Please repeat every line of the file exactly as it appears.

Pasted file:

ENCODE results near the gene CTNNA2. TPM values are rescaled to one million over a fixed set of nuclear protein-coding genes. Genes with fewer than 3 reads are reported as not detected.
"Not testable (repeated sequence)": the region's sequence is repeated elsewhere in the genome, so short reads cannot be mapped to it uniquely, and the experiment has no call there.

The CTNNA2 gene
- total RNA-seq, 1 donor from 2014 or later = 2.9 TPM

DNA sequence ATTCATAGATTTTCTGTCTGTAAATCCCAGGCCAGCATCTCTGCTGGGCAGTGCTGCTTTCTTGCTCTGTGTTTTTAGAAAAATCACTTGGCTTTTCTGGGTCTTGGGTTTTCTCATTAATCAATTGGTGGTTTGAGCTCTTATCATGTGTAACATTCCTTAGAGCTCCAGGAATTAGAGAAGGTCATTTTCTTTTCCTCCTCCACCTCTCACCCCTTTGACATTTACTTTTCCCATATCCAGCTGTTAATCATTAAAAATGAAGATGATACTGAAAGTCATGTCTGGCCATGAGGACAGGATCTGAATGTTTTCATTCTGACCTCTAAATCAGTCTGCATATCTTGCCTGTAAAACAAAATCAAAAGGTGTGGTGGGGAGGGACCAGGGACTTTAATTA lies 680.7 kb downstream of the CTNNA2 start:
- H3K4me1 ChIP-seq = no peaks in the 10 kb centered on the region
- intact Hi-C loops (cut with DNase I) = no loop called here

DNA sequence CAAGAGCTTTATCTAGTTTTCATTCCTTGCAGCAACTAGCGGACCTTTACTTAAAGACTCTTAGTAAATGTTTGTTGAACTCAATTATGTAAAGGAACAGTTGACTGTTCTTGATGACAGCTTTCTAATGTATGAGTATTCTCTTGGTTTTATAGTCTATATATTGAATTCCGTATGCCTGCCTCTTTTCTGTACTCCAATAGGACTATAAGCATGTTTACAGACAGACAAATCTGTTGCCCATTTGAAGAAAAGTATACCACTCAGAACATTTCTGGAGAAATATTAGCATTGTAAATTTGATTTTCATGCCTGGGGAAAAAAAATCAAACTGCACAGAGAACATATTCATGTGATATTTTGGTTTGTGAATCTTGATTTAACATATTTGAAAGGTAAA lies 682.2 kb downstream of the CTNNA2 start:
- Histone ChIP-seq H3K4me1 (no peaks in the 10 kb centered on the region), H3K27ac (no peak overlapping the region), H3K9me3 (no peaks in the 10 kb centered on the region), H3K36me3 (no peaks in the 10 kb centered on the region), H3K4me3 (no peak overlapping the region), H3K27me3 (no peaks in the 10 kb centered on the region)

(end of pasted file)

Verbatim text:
ENCODE results near the gene CTNNA2. TPM values are rescaled to one million over a fixed set of nuclear protein-coding genes. Genes with fewer than 3 reads are reported as not detected.
"Not testable (repeated sequence)": the region's sequence is repeated elsewhere in the genome, so short reads cannot be mapped to it uniquely, and the experiment has no call there.

The CTNNA2 gene
- total RNA-seq, 1 donor from 2014 or later = 2.9 TPM

DNA sequence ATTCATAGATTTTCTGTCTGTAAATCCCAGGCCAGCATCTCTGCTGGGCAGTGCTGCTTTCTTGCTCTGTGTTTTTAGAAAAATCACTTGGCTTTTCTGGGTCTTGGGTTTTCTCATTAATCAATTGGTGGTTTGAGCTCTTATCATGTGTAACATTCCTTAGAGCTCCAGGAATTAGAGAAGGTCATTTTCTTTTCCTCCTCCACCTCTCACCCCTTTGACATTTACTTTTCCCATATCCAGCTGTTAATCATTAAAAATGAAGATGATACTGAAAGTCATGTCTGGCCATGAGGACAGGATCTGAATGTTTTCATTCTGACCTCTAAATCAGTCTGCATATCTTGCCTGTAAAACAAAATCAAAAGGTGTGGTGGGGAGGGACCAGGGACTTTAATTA lies 680.7 kb downstream of the CTNNA2 start:
- H3K4me1 ChIP-seq = no peaks in the 10 kb centered on the region
- intact Hi-C loops (cut with DNase I) = no loop called here

DNA sequence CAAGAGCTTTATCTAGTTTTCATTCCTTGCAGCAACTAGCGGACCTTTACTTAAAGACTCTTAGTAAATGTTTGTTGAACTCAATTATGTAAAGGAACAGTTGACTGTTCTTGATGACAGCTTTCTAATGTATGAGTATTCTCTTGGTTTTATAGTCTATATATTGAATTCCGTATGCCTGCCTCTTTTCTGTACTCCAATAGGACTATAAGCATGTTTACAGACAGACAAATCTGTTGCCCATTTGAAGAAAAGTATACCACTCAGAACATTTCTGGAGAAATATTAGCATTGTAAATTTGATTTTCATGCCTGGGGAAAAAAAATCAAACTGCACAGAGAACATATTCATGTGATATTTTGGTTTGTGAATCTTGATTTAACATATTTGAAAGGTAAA lies 682.2 kb downstream of the CTNNA2 start:
- Histone ChIP-seq H3K4me1 (no peaks in the 10 kb centered on the region), H3K27ac (no peak overlapping the region), H3K9me3 (no peaks in the 10 kb centered on the region), H3K36me3 (no peaks in the 10 kb centered on the region), H3K4me3 (no peak overlapping the region), H3K27me3 (no peaks in the 10 kb centered on the region)